Deserts Absorb More Carbon dioxide than Previously Assumed [Video]
Scientists have found that deserts of the future could act as a major sink and help cut atmospheric carbon dioxide levels.
The study, conducted by researchers at Washington State University and colleagues, shows that arid regions will become major players in carbon absorption in the future. The research is expected to give scientists a better understanding of carbon uptake by land surfaces.
According to the researchers, rising carbon dioxide levels could lead to arid areas absorbing 4 to 8 percent of current emissions.
"It has pointed out the importance of these arid ecosystems," said R. Dave Evans, a WSU professor of biological sciences specializing in ecology and global change. "They are a major sink for atmospheric carbon dioxide, so as CO2 levels go up, they'll increase their uptake of CO2 from the atmosphere. They'll help take up some of that excess CO2 going into the atmosphere. They can't take it all up, but they'll help."
Carbon sinks are natural systems that absorb more carbon dioxide than they release. Forests and oceans are two main carbon sinks; they suck nearly half of the carbon dioxide released by human activities.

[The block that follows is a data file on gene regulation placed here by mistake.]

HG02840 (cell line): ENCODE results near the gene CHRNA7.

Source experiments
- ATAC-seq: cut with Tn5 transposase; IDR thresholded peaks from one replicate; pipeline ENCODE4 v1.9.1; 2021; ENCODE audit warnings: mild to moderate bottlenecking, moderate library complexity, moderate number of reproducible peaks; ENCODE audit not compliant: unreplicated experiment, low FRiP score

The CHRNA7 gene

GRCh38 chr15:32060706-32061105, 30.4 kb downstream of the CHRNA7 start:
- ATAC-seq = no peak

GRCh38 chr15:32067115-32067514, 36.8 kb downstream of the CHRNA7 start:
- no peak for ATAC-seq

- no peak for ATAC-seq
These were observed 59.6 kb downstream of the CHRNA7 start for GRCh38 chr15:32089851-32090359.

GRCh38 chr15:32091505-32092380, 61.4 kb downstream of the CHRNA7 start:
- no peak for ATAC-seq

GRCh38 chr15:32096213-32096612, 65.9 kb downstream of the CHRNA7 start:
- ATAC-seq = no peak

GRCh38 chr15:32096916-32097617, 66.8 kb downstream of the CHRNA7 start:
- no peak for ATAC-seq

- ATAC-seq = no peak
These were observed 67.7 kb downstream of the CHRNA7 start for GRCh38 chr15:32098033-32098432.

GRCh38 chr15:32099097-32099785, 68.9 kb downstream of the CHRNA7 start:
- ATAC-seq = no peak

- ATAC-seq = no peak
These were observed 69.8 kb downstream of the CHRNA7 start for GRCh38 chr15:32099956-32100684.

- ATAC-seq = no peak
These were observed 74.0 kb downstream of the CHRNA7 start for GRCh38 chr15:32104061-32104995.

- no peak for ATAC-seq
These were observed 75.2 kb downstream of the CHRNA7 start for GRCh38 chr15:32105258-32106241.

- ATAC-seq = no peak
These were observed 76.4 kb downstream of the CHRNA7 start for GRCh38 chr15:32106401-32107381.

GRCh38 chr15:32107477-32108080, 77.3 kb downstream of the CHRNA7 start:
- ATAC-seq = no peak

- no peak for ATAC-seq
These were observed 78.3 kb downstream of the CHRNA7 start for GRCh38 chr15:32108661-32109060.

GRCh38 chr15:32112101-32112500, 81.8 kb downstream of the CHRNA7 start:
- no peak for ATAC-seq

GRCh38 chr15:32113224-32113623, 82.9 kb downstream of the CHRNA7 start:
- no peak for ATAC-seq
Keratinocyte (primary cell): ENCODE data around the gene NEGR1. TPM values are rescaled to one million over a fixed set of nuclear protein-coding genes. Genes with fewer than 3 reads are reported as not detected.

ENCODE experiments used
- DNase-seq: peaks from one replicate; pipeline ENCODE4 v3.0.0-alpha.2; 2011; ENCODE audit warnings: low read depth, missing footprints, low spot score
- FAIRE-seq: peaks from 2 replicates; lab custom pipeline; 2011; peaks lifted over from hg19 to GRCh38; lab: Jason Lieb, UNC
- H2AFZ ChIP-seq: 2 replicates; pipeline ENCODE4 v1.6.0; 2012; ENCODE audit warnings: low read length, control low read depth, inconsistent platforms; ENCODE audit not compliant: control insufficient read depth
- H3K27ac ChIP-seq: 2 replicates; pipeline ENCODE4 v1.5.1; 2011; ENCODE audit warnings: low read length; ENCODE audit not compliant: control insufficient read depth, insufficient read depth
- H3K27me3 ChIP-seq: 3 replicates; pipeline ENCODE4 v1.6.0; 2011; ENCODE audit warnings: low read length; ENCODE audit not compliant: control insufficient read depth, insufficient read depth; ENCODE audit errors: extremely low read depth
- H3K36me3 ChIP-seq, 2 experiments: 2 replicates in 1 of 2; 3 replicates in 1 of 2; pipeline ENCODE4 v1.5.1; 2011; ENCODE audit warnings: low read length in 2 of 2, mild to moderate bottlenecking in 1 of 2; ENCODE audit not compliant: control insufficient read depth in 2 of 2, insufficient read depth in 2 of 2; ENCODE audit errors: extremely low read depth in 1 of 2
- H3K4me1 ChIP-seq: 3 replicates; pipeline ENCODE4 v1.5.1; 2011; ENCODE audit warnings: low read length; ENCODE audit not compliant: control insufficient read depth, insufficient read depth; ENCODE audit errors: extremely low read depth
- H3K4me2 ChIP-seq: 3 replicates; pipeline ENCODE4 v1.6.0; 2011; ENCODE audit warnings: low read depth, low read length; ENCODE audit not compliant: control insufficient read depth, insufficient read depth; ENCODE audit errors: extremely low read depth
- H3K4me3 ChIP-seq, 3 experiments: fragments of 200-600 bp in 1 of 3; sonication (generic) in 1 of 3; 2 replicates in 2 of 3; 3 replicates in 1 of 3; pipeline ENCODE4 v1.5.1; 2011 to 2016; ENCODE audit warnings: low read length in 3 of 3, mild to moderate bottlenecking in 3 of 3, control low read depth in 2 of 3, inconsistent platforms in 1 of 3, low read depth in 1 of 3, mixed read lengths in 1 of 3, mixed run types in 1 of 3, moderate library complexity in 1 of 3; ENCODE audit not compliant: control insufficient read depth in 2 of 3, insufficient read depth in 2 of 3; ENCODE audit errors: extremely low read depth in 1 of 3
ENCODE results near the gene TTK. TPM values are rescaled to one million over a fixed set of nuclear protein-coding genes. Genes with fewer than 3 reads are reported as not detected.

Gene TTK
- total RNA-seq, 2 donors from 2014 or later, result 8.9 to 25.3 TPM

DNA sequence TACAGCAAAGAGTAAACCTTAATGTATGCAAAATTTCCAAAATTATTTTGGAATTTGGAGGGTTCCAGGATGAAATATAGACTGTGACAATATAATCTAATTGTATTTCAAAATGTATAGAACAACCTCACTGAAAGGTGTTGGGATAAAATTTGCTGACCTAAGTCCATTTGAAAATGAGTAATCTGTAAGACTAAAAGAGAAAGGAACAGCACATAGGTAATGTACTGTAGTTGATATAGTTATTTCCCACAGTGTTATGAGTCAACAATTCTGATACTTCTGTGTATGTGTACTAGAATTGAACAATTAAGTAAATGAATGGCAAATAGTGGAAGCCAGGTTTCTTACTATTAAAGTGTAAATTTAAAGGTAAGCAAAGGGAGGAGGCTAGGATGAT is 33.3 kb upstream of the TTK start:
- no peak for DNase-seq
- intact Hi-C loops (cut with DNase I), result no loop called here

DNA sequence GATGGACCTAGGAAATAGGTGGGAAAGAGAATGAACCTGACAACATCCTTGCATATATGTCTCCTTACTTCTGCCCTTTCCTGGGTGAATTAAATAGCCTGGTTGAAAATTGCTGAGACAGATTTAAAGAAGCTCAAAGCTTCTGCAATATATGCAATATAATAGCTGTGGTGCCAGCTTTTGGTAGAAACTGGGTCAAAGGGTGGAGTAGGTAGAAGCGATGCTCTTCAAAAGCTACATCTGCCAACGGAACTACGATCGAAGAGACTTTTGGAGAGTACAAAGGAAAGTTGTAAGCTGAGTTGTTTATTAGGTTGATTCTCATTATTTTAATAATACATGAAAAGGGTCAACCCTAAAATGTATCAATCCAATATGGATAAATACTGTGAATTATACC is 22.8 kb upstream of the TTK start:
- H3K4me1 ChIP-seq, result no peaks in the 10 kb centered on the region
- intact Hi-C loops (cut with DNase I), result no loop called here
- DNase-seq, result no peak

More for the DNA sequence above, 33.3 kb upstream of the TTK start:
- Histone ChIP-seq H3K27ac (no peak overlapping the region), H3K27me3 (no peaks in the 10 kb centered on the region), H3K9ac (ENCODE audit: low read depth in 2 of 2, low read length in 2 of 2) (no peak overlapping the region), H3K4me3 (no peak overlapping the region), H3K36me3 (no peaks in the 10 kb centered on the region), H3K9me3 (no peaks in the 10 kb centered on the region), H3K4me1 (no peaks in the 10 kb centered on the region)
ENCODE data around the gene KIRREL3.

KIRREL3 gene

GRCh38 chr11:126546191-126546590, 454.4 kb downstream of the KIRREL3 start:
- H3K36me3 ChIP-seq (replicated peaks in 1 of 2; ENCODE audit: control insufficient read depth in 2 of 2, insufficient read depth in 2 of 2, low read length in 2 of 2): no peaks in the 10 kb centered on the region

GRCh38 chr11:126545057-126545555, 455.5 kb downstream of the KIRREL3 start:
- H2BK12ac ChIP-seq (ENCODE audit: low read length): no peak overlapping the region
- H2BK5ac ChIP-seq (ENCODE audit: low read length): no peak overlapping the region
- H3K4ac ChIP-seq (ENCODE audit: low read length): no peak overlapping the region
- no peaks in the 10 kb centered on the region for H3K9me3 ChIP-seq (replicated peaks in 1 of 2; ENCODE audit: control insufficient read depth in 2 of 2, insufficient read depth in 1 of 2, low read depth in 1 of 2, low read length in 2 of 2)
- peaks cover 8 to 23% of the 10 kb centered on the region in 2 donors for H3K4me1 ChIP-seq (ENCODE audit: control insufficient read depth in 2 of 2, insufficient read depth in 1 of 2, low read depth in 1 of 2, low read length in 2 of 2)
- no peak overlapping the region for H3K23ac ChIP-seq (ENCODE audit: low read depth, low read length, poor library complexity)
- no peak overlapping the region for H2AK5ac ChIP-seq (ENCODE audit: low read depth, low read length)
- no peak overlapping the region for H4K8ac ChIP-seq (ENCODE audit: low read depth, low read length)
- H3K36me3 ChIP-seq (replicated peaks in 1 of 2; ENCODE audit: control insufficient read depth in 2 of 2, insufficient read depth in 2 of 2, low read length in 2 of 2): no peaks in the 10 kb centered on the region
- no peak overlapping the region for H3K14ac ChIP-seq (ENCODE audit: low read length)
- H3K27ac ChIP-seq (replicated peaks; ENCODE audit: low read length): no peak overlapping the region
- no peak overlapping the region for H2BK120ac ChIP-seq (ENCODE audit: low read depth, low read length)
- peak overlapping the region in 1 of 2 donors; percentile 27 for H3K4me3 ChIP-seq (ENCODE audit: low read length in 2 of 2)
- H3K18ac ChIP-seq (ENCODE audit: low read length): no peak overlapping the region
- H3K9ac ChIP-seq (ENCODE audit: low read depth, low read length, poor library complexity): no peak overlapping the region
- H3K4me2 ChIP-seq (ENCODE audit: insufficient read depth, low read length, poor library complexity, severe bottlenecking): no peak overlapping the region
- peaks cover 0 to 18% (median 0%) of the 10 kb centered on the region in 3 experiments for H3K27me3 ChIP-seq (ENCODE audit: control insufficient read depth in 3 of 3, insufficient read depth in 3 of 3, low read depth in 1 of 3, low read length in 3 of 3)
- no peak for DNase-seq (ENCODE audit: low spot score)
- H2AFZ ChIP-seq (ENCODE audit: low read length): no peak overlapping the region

Forests store carbon in plant matter. However, arid regions outsize forest areas, meaning that in the future deserts could hold a large portion in earth's carbon budget.
The study results are based on a 10-year experiment conducted at the Mojave Desert. Researchers marked off nine octagonal plots. Each plot was about 75 feet in diameter. The team used PVC pipes to blow air with varying concentrations of carbon dioxide. Three plots received air with 380 parts-per-million concentrations of CO2, which is the current concentration of the gas. Three other parts were exposed to 550 parts per million, which is the level of the gas expected in 2050. Three other plots didn't receive any extra air.
The study suggests that deserts might increase carbon uptake in the future and account for as much as 15 to 28 percent of the gas currently absorbed by land. In other words, arid lands of the future will take up more carbon dioxide than was previously expected. The study did not account for other effects of climate change such as variation in rainfall and temperature.
The activity of a micro-organism-rich area called rhizosphere around the roots of plants was associated with increased carbon uptake in the experiment, researchers said.
The study was funded by U.S. Department of Energy's Terrestrial Carbon Processes Program and the National Science Foundation's Ecosystem Studies Program. It is published in the journal Nature Climate Change.